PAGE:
The status quo changed once the Fulbright Committee heard rumors of the raid. Initially, Nixon only authorized acknowledgment of a search and rescue operation. The political backlash was immediate. But as details of the raid were gradually divulged the press and the people embraced the raid as "daring" and "bold." Support for the raid--and further attempts to rescue POWs--reached such a height that Nixon stated, "They are finding it is like attaching the Flag." But public opinion changed again when the intelligence failure was revealed through press sources.
    All and all the Son Tay Prison Raid is a fascinating event in Air Force Special Operations history. Not only was the mission executed flawlessly, but it morphed into a political controversy over the use of special operations forces. Most importantly, the mission itself was something the enemy thought impossible, and it continues to serve as an inspiring example for our special operators to expand the operational box.

  • 1972
  • JUNE 30

  • Re-designated the 24th Special Operations Group.

  • 1973
  • FEBRUARY 12

  • The release of United States POWs began in Hanoi, Vietnam as part of the Paris Peace Accords. The Vietnamese released the longest held POWs first and 20 POWs received a hero's welcome at Travis AFB, California, on 14 February as part of Operation HOMECOMING.
    This included six Aircraft Rescue and Recovery Services personnel: Captain Thomas J. Curtis, Captain Warren R. Lilly, 1 Lt Jerry A. Singleton, SSgt Arthur Cormier (PJ), A1C William A. Robinson (crew chief), and A2C Arthur N. Black (PJ). Captain Curtis, A1C Robinson, A2C Black, were three members of a four member HH-43B helicopter aircrew that crashed attempting to rescue a downed pilot. Each was awarded the Air Force Cross for extraordinary heroism in military operations against an opposing armed force 40 miles south of Vinh, North Vietnam. On 20 September 1965, this aircrew participated in an extremely hazardous attempted recovery of a downed pilot. The mission required a flight of over 80 miles, mostly over hostile controlled territory. Evaluation of the environment in which the downed pilot was located indicated that maximum performance would be demanded from each crewmember if successful recovery was to be affected. Though exposed to intensive hostile ground fire, the aircrew, with complete disregard for their safety, performed with courage and professional precision in a supreme [but failed] effort to rescue a fallen comrade. Following the crash of their unarmed helicopter, the Vietnamese immediately captured and held them hostage for 2,655 days. During captivity,Sergeant Cormier, A1C Robinson, and A3C Black received the first-ever Air Force battlefield commissions which were eventually approved by President Nixon. Sergeant Cormier received a Silver Star for his heroism and Robinson and Black both received the Air Force Cross.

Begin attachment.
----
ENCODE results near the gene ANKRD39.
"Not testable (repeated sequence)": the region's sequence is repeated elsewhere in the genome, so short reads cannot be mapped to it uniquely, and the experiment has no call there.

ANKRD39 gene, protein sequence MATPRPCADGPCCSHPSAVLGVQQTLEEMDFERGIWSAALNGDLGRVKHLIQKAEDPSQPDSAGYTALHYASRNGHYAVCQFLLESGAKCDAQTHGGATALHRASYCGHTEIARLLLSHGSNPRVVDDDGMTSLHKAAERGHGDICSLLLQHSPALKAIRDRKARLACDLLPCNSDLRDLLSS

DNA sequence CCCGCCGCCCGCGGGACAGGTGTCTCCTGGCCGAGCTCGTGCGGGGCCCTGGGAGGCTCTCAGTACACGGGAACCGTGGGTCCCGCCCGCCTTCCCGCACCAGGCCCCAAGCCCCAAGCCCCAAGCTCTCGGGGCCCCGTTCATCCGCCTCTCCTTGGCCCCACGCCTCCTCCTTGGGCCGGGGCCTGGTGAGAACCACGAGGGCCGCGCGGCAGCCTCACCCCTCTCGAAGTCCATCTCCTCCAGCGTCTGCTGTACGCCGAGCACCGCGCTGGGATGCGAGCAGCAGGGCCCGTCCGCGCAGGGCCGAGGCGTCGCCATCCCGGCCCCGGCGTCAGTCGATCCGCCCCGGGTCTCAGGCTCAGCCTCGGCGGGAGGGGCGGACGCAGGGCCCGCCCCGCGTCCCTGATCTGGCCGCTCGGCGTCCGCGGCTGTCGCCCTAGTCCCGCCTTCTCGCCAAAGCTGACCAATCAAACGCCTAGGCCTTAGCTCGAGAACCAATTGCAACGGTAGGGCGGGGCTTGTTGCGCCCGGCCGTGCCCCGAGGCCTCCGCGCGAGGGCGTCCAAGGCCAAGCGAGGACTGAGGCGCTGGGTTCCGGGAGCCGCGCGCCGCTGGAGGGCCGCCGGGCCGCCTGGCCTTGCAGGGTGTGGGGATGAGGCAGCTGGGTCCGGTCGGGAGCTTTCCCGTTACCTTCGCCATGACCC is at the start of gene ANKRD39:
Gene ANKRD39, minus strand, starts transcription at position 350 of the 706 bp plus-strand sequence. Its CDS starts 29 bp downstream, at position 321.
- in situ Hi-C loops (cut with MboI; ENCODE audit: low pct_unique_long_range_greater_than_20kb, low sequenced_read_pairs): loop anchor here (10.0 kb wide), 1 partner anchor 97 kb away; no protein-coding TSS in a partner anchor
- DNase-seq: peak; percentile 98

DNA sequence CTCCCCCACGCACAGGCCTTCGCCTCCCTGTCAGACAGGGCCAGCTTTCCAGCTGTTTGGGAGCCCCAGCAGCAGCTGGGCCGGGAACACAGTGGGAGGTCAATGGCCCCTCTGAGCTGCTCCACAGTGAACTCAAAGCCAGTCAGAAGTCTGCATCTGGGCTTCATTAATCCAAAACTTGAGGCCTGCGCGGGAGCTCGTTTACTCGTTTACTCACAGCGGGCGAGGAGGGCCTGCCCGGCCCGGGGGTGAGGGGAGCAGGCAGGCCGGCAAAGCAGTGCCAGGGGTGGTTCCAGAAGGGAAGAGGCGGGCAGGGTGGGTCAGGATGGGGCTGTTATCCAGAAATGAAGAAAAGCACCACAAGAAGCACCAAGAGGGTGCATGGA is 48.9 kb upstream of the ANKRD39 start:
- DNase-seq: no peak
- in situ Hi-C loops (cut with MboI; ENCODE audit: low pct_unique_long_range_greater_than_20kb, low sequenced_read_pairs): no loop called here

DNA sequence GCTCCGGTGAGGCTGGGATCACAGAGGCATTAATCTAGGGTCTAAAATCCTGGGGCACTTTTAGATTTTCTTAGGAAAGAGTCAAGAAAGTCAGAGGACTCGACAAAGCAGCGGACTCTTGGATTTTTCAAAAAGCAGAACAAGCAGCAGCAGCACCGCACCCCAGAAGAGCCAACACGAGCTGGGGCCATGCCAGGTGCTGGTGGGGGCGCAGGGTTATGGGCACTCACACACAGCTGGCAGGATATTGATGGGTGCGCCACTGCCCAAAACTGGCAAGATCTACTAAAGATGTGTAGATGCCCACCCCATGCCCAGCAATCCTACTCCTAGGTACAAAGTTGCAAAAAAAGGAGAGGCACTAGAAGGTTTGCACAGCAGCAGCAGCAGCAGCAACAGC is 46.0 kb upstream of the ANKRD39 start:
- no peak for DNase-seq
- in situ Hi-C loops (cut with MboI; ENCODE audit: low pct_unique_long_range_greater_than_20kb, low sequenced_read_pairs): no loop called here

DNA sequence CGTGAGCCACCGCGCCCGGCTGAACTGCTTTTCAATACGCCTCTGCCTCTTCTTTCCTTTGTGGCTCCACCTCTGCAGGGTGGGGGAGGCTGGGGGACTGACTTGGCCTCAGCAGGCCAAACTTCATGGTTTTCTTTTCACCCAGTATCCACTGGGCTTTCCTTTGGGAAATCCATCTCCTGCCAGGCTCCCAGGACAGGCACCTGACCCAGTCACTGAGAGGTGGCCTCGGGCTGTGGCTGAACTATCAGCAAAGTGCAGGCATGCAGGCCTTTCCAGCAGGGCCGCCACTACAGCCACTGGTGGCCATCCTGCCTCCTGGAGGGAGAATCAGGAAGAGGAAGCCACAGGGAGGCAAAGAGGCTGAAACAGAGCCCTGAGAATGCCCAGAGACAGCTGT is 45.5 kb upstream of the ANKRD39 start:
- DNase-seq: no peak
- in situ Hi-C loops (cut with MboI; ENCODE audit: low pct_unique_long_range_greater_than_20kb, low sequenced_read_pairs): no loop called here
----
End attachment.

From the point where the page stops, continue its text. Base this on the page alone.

Sergeant Cormier became a Pararescueman in 1963 and served as a PJ with the 48th Air Rescue Squadron at Eglin AFB, Florida from March 1964 to October 1965. He deployed once during this period to Southeast Asia where he served as a PJ with Detachment 5, of the 38th Air Rescue Squadron at Udorn Royal Thai AFB, Thailand, from October 1965 until shot-down during this attempted rescue attempt.
    A2C Arthur N. Black enlisted in the Air Force on 16 January 1963 and trained as a Pararescueman. His first assignment was as a PJ with the 79th Air Rescue Squadron at Anderson AFB, Guam, from October 1963 to May 1965 and then with the 41st Air Rescue Squadron his helicopter was shot down over North Vietnam.

  • NOVEMBER 15

  • Re-designated the 24th Special Composite Group.

  • 1976
  • JANUARY 1

  • Re-designated the 24th Special Composite Wing.

  • JULY 28

  • Two world records for speed were set for the SR-71 A "Blackbird" reconnaissance aircraft at Beale Air Force Base, California, by Air Force pilots. Captain Eldon W. Joersz set the record over a straight course (2,193.16 mph). Major Adolphus H. Bledsoe set the record over a closed circuit (2,092.294 mph).

  • 1978
  • FEBRUARY1

  • The USAF reassigned the Air Ground Operations School from the 1st Special Operations Wing to the Tactical Air Warfare Center.

  • 1979
  • NOVEMBER 13

  • Detachment 1, 1 SOW deployed to Guam. The unit comprised four AC-130H Spectres and 185 personnel. The deployment came from rising tensions in the Republic of Korea. The four aircraft flew non-stop from Hurlburt to Guam, setting records for the longest non-stop C-130 flight, averaging 29.5 hours, and requiring 4 aerial refuelings. Additionally, the aircraft made the trip flying under 10,000 feet. While at Guam, crews flew the aircraft to Korea several times. The deployment, which lasted until 3 March 1980, comprised 113 sorties and 850.1 flying hours.